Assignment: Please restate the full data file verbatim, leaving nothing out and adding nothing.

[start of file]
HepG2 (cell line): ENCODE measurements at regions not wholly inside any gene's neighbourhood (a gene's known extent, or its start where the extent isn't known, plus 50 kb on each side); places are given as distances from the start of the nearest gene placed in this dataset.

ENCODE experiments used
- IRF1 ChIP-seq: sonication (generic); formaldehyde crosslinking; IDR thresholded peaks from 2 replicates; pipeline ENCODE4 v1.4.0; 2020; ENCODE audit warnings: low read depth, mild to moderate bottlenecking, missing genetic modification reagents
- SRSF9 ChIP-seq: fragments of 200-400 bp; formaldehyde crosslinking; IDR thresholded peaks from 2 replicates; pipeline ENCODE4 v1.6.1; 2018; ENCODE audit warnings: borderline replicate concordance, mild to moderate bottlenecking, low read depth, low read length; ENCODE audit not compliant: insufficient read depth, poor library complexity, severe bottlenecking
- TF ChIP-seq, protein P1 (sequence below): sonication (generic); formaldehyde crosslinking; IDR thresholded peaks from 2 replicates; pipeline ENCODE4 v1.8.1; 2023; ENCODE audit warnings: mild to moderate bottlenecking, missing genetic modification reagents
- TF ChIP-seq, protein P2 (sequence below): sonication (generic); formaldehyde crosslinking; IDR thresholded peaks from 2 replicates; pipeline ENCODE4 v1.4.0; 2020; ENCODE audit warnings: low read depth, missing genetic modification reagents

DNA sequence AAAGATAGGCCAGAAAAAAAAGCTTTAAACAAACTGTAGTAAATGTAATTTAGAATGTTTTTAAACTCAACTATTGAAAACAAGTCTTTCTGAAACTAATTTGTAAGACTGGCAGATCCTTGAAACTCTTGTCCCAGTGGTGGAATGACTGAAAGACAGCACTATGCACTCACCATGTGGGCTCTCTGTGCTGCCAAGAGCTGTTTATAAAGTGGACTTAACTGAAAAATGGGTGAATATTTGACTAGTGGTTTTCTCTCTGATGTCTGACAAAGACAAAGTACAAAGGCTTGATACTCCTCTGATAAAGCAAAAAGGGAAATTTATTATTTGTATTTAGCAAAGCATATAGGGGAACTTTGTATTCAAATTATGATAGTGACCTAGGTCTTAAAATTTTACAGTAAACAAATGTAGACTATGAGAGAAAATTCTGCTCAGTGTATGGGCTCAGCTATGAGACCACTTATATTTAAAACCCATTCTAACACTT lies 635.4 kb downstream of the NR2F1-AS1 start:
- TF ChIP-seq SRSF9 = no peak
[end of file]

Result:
HepG2 (cell line): ENCODE measurements at regions not wholly inside any gene's neighbourhood (a gene's known extent, or its start where the extent isn't known, plus 50 kb on each side); places are given as distances from the start of the nearest gene placed in this dataset.

ENCODE experiments used
- IRF1 ChIP-seq: sonication (generic); formaldehyde crosslinking; IDR thresholded peaks from 2 replicates; pipeline ENCODE4 v1.4.0; 2020; ENCODE audit warnings: low read depth, mild to moderate bottlenecking, missing genetic modification reagents
- SRSF9 ChIP-seq: fragments of 200-400 bp; formaldehyde crosslinking; IDR thresholded peaks from 2 replicates; pipeline ENCODE4 v1.6.1; 2018; ENCODE audit warnings: borderline replicate concordance, mild to moderate bottlenecking, low read depth, low read length; ENCODE audit not compliant: insufficient read depth, poor library complexity, severe bottlenecking
- TF ChIP-seq, protein P1 (sequence below): sonication (generic); formaldehyde crosslinking; IDR thresholded peaks from 2 replicates; pipeline ENCODE4 v1.8.1; 2023; ENCODE audit warnings: mild to moderate bottlenecking, missing genetic modification reagents
- TF ChIP-seq, protein P2 (sequence below): sonication (generic); formaldehyde crosslinking; IDR thresholded peaks from 2 replicates; pipeline ENCODE4 v1.4.0; 2020; ENCODE audit warnings: low read depth, missing genetic modification reagents

DNA sequence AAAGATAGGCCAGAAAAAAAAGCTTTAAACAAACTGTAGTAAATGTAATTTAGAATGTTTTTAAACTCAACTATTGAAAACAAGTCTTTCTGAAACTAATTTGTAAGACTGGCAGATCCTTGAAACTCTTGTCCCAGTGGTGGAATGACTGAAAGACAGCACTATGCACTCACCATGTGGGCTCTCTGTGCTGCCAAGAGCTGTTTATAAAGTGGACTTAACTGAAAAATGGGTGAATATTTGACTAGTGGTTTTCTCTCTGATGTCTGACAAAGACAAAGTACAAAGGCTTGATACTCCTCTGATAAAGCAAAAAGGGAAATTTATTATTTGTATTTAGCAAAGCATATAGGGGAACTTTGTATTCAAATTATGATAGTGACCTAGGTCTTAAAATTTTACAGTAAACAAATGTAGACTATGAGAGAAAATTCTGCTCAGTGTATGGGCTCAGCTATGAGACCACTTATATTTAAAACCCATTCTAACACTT lies 635.4 kb downstream of the NR2F1-AS1 start:
- TF ChIP-seq SRSF9 = no peak